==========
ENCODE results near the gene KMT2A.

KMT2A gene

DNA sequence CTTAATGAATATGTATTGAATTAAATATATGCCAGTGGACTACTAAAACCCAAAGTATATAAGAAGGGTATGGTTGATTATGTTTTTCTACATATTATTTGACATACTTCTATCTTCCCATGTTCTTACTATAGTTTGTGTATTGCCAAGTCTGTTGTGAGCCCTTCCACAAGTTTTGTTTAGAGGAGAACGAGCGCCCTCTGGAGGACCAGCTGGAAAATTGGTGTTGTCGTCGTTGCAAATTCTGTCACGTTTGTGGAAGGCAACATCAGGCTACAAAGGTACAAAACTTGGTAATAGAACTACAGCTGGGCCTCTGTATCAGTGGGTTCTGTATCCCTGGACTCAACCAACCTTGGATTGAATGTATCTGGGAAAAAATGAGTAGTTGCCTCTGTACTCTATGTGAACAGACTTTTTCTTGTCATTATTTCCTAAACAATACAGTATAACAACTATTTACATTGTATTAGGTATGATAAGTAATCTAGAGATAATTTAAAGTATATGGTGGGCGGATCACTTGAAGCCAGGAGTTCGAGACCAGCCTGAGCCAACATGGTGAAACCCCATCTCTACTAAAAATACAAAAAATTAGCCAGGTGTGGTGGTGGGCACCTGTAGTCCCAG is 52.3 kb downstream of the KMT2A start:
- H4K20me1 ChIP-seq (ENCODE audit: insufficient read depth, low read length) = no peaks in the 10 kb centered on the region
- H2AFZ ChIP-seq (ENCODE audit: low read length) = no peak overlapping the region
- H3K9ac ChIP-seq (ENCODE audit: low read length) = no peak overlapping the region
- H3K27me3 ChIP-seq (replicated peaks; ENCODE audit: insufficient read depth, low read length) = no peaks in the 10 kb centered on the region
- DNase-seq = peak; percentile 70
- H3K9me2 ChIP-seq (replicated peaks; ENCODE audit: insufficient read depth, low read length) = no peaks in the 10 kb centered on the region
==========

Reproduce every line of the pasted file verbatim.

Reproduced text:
ENCODE results near the gene KMT2A.

KMT2A gene

DNA sequence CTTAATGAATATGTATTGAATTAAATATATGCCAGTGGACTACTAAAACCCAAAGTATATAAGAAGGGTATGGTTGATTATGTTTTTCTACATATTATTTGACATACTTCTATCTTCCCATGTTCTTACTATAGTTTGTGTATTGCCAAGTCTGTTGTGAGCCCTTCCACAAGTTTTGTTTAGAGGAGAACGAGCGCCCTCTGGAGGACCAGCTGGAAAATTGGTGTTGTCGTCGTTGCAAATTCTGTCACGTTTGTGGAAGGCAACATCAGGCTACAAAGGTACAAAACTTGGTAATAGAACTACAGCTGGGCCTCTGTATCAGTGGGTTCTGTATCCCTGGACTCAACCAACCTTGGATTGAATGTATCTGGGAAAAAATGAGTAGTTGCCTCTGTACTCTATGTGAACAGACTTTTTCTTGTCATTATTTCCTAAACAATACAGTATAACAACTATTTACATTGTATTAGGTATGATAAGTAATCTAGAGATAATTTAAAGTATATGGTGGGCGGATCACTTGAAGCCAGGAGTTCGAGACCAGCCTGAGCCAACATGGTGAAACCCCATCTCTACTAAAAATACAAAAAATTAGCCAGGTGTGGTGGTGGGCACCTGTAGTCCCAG is 52.3 kb downstream of the KMT2A start:
- H4K20me1 ChIP-seq (ENCODE audit: insufficient read depth, low read length) = no peaks in the 10 kb centered on the region
- H2AFZ ChIP-seq (ENCODE audit: low read length) = no peak overlapping the region
- H3K9ac ChIP-seq (ENCODE audit: low read length) = no peak overlapping the region
- H3K27me3 ChIP-seq (replicated peaks; ENCODE audit: insufficient read depth, low read length) = no peaks in the 10 kb centered on the region
- DNase-seq = peak; percentile 70
- H3K9me2 ChIP-seq (replicated peaks; ENCODE audit: insufficient read depth, low read length) = no peaks in the 10 kb centered on the region